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"Strong" cannabis will soon be banned in Dutch coffee shops
Getty Images/Christopher Furlong
The Dutch government announced Friday that coffee shops will be banned from selling “strong” cannabis, in which the active ingredient THC is higher than 15 percent.
Dutch Economic Affairs Minister Maxime Verhaging said in a weekly cabinet meeting in The Hague on Friday, “We see cannabis with a THC content above 15 percent as a hard drug, which poses an unacceptable risk” to health.
Around 80 percent of the cannabis sold in coffee shops in the Netherlands last year had THC concentrations of above 15 percent, with an average of 16.5 percent, according to the Trimbos Institute.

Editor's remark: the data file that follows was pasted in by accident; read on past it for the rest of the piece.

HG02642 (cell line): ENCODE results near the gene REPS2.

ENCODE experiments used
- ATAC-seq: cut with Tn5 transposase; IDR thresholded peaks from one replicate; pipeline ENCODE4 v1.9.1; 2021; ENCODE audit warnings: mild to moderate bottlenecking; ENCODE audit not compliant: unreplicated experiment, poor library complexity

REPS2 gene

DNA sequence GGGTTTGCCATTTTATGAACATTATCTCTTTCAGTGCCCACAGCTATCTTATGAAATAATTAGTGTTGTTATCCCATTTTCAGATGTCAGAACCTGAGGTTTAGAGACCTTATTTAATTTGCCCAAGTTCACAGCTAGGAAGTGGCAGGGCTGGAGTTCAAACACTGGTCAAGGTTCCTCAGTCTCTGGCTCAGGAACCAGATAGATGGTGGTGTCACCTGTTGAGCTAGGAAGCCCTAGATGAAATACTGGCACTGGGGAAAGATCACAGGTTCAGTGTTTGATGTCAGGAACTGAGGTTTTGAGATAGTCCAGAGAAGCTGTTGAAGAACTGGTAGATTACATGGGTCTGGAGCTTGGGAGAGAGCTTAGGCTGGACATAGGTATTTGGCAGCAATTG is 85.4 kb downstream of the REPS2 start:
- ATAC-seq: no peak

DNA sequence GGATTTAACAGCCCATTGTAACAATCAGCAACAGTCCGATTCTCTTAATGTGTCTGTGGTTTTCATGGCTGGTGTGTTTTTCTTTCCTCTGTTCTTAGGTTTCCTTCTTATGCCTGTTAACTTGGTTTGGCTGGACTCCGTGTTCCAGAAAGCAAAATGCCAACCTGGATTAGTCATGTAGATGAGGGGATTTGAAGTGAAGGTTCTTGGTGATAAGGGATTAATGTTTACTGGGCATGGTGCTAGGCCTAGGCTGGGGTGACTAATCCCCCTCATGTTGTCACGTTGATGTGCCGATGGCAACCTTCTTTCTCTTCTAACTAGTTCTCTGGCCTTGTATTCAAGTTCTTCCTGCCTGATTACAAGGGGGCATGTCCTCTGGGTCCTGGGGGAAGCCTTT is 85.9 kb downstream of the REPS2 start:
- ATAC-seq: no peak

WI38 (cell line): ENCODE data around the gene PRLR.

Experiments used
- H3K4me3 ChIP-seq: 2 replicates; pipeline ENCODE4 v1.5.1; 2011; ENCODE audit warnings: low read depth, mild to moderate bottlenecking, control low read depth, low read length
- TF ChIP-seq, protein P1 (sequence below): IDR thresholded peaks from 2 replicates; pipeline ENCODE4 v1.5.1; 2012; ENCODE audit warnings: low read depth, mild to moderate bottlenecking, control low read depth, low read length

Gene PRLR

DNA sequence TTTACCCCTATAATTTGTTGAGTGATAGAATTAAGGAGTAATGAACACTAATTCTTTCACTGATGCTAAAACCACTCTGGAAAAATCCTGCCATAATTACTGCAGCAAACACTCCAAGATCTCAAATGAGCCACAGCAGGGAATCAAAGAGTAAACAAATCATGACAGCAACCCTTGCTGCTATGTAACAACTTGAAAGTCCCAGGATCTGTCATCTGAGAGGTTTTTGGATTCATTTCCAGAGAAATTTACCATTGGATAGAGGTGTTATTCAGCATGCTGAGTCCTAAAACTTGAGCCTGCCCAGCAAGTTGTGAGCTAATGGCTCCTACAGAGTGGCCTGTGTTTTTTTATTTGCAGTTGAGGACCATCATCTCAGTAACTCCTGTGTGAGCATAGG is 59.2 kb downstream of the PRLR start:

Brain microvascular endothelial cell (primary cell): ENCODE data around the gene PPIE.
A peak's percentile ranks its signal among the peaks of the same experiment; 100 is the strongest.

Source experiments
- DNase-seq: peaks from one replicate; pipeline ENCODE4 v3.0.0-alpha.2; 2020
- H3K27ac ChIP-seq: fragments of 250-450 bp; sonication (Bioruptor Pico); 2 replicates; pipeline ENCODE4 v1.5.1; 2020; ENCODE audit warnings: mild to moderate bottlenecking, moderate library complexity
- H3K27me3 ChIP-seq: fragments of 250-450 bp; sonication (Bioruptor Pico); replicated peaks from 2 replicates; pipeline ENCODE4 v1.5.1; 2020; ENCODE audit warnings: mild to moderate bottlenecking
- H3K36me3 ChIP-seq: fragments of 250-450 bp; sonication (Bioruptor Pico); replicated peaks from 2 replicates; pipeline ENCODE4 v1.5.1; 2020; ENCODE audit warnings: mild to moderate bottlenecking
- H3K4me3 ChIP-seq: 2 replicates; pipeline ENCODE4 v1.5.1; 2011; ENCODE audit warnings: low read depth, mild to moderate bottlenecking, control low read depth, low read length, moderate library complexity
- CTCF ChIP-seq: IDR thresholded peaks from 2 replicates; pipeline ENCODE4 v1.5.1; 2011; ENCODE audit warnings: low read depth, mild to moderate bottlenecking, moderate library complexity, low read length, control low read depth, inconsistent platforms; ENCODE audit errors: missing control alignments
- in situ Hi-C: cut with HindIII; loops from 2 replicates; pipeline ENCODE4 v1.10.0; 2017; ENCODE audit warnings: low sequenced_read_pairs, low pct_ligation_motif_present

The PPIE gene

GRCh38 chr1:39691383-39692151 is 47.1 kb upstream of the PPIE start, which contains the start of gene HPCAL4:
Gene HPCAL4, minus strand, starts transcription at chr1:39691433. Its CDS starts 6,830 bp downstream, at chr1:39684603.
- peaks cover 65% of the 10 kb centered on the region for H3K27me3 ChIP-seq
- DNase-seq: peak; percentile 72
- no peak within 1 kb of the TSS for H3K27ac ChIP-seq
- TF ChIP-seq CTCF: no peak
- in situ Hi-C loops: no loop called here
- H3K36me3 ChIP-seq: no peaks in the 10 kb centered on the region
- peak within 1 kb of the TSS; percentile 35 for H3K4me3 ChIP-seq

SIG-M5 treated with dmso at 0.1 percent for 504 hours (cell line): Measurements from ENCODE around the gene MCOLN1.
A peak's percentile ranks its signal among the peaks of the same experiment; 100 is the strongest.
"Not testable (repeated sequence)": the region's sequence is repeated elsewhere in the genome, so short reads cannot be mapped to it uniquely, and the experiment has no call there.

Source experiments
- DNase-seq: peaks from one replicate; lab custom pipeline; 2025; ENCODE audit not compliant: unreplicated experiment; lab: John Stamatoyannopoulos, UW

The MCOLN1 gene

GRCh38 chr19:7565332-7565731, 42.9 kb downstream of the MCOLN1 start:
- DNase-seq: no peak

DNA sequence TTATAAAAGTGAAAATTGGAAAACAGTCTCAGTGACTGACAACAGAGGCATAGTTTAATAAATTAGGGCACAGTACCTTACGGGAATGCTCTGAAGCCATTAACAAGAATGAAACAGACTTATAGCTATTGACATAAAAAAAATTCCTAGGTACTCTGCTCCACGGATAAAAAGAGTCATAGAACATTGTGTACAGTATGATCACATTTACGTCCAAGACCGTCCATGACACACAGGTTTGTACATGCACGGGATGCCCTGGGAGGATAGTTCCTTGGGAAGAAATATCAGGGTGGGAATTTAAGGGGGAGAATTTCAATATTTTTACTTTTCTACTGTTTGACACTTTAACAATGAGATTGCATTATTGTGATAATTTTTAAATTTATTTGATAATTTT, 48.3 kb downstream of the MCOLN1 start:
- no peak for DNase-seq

Justice Ministry spokesman Martin Bruinsma said that municipalities would be able to order coffee shops selling “strong” cannabis to close their doors, once the law takes effect in March or April of next year.
The Netherlands made the possession of less than five grammes of cannabis legal in 1976 under a “tolerance” policy.
Its 670 coffee shops are currently allowed to stock no more than 500 grammes of the drug at any time.